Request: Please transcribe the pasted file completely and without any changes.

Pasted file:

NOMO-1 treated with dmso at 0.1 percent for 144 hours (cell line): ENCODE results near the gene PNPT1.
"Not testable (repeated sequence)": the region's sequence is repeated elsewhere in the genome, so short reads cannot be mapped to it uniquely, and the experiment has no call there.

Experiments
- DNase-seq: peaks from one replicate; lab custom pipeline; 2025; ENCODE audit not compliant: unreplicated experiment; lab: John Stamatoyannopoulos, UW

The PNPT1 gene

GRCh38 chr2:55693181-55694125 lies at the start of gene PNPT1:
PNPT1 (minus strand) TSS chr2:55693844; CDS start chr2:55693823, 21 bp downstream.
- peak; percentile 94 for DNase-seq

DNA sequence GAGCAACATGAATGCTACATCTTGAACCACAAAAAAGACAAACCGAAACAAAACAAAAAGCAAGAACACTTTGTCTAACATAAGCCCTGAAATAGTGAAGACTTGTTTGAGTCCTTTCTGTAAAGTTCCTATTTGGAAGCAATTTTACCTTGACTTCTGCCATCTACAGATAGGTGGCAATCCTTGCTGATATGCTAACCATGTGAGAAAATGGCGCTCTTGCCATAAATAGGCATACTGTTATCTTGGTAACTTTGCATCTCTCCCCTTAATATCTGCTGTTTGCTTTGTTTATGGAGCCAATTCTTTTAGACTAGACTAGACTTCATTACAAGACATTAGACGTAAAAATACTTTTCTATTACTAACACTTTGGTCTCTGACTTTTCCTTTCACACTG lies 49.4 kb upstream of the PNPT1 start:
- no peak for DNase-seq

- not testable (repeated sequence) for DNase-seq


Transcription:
NOMO-1 treated with dmso at 0.1 percent for 144 hours (cell line): ENCODE results near the gene PNPT1.
"Not testable (repeated sequence)": the region's sequence is repeated elsewhere in the genome, so short reads cannot be mapped to it uniquely, and the experiment has no call there.

Experiments
- DNase-seq: peaks from one replicate; lab custom pipeline; 2025; ENCODE audit not compliant: unreplicated experiment; lab: John Stamatoyannopoulos, UW

The PNPT1 gene

GRCh38 chr2:55693181-55694125 lies at the start of gene PNPT1:
PNPT1 (minus strand) TSS chr2:55693844; CDS start chr2:55693823, 21 bp downstream.
- peak; percentile 94 for DNase-seq

DNA sequence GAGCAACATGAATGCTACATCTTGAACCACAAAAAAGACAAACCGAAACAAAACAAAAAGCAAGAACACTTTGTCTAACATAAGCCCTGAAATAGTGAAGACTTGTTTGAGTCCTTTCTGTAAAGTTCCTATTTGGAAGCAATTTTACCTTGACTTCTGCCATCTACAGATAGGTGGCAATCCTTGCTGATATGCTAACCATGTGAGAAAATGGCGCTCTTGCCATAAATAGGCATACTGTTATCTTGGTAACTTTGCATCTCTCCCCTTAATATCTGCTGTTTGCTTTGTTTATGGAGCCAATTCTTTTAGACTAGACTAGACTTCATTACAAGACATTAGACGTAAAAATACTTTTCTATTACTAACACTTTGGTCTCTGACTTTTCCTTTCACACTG lies 49.4 kb upstream of the PNPT1 start:
- no peak for DNase-seq

- not testable (repeated sequence) for DNase-seq